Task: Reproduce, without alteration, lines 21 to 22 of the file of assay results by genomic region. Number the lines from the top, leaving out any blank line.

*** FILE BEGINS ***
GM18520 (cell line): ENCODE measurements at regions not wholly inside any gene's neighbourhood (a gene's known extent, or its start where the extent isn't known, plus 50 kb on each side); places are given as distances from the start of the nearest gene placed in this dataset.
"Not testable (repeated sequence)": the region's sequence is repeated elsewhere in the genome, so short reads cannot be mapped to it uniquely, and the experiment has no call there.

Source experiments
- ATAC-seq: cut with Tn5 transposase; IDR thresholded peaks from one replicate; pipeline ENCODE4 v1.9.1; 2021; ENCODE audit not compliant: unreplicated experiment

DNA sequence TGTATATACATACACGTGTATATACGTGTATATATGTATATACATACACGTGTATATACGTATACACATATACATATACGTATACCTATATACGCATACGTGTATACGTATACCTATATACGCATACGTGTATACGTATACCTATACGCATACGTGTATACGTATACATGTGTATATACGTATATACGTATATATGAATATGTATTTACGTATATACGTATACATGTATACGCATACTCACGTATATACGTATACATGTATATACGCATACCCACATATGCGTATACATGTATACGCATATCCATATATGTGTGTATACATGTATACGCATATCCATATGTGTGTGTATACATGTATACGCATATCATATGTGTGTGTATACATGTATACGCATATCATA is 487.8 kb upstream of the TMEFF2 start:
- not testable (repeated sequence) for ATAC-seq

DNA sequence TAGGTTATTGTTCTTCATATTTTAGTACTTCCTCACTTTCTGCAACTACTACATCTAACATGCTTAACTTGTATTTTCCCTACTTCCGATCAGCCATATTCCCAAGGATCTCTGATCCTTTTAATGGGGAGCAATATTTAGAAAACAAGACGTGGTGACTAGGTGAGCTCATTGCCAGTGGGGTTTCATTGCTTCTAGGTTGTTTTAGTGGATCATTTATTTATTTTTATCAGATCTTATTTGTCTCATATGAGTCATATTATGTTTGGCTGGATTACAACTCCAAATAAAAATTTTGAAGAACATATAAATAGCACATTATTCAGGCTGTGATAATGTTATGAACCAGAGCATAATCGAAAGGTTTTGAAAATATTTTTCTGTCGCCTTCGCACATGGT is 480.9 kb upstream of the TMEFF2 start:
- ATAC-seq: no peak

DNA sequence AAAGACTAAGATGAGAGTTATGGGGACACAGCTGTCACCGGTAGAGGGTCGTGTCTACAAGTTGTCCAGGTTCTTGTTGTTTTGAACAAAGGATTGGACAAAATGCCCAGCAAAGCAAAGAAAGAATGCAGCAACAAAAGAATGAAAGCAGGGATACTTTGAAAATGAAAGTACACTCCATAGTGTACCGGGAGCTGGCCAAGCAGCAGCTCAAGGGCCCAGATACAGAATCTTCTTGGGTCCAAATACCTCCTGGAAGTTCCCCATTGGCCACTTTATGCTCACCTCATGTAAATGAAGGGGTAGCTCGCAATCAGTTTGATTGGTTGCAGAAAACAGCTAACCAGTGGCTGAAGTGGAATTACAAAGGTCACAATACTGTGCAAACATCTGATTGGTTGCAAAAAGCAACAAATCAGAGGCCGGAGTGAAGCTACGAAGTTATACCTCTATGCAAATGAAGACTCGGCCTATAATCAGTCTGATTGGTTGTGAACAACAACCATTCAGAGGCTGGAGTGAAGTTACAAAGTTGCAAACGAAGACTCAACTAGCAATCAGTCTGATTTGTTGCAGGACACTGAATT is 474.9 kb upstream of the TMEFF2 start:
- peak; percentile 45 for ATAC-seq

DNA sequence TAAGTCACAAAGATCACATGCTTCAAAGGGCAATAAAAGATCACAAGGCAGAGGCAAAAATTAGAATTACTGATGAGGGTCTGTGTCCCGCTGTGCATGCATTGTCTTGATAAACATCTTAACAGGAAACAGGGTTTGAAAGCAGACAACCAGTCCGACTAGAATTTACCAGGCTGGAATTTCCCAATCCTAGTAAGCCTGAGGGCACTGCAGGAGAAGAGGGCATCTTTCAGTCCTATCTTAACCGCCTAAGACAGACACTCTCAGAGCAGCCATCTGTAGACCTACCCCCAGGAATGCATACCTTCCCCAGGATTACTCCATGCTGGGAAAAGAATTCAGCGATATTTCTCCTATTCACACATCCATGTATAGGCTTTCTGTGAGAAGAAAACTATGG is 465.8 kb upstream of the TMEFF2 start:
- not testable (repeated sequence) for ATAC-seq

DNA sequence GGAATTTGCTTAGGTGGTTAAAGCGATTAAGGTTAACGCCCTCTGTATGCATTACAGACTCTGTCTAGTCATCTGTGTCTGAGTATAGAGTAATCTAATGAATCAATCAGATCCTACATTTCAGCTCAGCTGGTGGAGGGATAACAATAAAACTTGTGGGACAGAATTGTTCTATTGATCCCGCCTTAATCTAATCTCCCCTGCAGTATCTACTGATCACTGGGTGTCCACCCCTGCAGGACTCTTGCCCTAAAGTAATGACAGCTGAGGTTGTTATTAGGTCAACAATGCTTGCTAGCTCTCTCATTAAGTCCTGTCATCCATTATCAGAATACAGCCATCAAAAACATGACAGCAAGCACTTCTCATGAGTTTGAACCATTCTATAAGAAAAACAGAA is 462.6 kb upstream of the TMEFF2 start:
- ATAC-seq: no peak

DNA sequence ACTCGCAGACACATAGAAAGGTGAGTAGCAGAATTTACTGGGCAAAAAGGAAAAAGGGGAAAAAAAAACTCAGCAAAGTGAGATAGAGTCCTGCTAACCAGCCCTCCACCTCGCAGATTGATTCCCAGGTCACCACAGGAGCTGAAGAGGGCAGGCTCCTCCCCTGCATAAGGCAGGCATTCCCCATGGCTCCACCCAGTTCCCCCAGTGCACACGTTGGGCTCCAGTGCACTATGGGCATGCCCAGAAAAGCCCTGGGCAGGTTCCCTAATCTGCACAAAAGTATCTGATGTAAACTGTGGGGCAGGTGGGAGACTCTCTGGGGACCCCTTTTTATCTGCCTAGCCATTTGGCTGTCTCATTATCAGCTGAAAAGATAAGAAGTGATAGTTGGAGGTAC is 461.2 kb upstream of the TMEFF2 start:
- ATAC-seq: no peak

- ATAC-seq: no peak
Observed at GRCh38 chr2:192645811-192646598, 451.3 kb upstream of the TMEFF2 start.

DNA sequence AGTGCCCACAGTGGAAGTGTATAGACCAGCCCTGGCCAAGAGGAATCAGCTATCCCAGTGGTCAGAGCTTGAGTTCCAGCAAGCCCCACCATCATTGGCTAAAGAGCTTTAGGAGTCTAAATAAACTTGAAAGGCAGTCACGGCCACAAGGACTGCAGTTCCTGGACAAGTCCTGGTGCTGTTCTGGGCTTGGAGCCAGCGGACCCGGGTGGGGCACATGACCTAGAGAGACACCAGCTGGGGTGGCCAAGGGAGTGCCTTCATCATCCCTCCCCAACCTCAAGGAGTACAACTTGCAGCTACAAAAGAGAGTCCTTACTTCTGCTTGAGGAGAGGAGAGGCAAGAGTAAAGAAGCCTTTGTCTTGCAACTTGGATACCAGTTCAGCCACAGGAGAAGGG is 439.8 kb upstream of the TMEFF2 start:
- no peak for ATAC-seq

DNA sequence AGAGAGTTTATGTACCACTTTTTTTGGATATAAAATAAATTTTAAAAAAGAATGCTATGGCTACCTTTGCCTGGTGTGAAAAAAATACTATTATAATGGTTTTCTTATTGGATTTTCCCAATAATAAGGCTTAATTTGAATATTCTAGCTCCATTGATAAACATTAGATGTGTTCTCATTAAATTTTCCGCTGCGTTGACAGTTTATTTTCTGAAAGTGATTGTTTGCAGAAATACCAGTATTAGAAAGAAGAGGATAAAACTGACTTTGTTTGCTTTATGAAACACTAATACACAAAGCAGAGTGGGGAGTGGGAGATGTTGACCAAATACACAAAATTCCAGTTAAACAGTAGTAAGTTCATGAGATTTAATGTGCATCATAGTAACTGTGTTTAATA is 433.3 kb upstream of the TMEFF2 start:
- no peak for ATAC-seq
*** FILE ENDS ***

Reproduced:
DNA sequence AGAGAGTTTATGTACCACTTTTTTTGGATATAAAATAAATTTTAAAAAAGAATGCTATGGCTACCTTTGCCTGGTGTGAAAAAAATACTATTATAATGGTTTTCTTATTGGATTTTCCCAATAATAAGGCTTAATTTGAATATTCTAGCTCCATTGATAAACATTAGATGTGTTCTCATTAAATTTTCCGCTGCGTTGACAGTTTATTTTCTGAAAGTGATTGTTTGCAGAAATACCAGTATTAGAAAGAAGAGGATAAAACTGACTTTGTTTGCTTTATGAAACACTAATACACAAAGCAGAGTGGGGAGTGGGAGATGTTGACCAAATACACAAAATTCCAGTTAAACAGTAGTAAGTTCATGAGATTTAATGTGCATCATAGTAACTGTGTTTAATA is 433.3 kb upstream of the TMEFF2 start:
- no peak for ATAC-seq